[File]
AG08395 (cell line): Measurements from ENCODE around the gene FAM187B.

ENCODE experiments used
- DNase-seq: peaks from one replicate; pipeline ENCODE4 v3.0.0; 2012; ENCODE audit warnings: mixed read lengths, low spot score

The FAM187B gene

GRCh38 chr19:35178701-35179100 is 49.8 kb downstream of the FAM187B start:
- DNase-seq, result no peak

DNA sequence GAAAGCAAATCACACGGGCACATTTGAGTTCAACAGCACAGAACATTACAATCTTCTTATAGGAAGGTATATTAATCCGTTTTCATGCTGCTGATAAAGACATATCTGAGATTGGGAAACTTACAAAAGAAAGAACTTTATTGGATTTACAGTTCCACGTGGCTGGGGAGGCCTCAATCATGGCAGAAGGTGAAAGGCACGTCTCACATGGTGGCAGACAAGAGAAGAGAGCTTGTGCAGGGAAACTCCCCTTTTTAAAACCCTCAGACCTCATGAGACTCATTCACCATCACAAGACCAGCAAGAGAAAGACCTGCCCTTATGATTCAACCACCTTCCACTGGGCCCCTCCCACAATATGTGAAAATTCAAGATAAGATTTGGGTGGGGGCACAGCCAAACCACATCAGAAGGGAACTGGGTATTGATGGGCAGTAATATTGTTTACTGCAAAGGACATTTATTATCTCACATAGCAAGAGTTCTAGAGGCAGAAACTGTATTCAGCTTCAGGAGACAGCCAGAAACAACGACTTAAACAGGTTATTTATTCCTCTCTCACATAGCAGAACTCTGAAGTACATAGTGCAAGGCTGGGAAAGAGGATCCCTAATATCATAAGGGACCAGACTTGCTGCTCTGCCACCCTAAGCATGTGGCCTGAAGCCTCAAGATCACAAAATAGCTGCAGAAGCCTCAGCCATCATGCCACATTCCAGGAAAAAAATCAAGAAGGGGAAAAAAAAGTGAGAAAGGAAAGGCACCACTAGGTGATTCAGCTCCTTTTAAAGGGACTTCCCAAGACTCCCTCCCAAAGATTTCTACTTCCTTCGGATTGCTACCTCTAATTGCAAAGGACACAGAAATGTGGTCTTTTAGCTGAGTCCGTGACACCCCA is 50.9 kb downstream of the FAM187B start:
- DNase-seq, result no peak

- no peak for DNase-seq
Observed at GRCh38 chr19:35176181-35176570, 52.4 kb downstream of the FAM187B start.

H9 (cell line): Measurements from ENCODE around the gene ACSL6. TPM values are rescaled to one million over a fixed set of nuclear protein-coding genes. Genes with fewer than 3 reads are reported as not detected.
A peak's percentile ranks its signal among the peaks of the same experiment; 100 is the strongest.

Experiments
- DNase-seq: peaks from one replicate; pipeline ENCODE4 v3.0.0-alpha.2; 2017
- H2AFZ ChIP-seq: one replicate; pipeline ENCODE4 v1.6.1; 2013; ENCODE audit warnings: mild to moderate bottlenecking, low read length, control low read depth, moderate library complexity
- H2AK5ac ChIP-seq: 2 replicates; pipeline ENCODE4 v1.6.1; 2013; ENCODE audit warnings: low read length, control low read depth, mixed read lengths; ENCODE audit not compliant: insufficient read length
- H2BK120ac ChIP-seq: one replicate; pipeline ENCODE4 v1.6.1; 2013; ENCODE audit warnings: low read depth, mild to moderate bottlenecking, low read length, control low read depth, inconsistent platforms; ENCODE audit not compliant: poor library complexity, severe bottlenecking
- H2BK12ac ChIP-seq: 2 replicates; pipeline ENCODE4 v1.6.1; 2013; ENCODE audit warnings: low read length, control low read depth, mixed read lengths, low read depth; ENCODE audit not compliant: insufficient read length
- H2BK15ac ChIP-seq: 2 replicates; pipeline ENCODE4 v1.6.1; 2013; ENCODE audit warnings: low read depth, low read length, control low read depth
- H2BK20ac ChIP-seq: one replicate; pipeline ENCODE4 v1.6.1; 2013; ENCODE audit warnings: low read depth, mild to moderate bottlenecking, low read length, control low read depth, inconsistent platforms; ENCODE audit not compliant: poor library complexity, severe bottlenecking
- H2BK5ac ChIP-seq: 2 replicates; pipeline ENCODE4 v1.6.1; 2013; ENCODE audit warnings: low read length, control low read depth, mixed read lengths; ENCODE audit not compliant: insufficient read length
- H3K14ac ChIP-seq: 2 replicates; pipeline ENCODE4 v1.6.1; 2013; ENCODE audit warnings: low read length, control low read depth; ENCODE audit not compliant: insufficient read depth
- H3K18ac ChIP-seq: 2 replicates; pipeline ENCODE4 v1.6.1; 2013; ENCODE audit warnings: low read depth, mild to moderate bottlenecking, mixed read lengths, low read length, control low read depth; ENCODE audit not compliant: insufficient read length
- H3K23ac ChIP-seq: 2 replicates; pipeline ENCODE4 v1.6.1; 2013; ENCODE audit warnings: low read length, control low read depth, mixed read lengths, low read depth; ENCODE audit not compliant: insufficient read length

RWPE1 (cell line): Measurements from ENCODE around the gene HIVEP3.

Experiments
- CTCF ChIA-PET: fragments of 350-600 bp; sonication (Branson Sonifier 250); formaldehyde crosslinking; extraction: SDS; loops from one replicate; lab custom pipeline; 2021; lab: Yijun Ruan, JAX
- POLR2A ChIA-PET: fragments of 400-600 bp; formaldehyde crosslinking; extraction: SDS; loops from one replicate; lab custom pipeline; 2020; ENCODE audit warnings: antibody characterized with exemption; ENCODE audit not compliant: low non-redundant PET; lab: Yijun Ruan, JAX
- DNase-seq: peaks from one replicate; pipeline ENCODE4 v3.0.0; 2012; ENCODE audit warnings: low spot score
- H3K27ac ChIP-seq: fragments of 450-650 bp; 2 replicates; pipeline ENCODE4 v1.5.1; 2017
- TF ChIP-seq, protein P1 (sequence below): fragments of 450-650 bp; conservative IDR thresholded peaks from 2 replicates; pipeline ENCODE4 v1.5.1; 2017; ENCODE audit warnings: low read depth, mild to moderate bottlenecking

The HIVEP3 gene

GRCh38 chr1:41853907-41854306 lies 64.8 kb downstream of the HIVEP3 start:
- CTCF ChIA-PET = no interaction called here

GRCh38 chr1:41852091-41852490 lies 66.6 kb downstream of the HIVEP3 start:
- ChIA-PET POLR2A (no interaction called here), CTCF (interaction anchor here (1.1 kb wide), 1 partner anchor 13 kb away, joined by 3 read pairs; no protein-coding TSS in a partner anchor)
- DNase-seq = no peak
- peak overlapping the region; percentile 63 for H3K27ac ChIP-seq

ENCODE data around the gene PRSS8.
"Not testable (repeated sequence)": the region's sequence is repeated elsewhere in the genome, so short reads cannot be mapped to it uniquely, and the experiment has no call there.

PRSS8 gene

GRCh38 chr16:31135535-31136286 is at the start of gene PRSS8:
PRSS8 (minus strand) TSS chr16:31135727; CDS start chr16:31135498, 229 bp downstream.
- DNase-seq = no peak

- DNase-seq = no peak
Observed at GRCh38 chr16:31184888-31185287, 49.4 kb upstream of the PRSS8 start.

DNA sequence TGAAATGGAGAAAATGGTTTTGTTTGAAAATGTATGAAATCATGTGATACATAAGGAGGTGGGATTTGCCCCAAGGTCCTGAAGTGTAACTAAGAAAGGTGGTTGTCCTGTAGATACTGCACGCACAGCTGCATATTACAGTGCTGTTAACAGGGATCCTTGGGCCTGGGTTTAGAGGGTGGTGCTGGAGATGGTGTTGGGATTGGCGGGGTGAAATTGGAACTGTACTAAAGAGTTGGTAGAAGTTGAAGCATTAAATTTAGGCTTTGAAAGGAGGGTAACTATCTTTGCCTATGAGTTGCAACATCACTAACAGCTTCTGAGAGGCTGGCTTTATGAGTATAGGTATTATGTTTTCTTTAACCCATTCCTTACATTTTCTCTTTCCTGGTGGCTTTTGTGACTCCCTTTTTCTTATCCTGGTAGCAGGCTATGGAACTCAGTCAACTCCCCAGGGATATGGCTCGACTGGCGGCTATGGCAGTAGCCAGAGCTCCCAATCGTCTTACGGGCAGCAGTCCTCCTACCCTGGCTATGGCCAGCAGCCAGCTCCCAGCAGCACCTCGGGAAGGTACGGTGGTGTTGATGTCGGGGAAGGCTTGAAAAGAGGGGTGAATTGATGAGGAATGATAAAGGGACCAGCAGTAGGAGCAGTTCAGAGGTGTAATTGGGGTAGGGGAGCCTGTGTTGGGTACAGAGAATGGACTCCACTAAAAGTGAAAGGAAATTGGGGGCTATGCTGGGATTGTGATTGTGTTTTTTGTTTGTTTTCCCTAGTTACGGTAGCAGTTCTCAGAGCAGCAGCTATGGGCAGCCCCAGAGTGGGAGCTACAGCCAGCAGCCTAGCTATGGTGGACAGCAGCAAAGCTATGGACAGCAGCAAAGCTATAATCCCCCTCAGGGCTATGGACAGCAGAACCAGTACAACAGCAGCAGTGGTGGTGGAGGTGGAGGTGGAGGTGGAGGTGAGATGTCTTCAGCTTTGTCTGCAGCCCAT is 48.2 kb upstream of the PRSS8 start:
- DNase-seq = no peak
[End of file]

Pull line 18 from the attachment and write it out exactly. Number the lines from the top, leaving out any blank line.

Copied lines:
- H2BK12ac ChIP-seq: 2 replicates; pipeline ENCODE4 v1.6.1; 2013; ENCODE audit warnings: low read length, control low read depth, mixed read lengths, low read depth; ENCODE audit not compliant: insufficient read length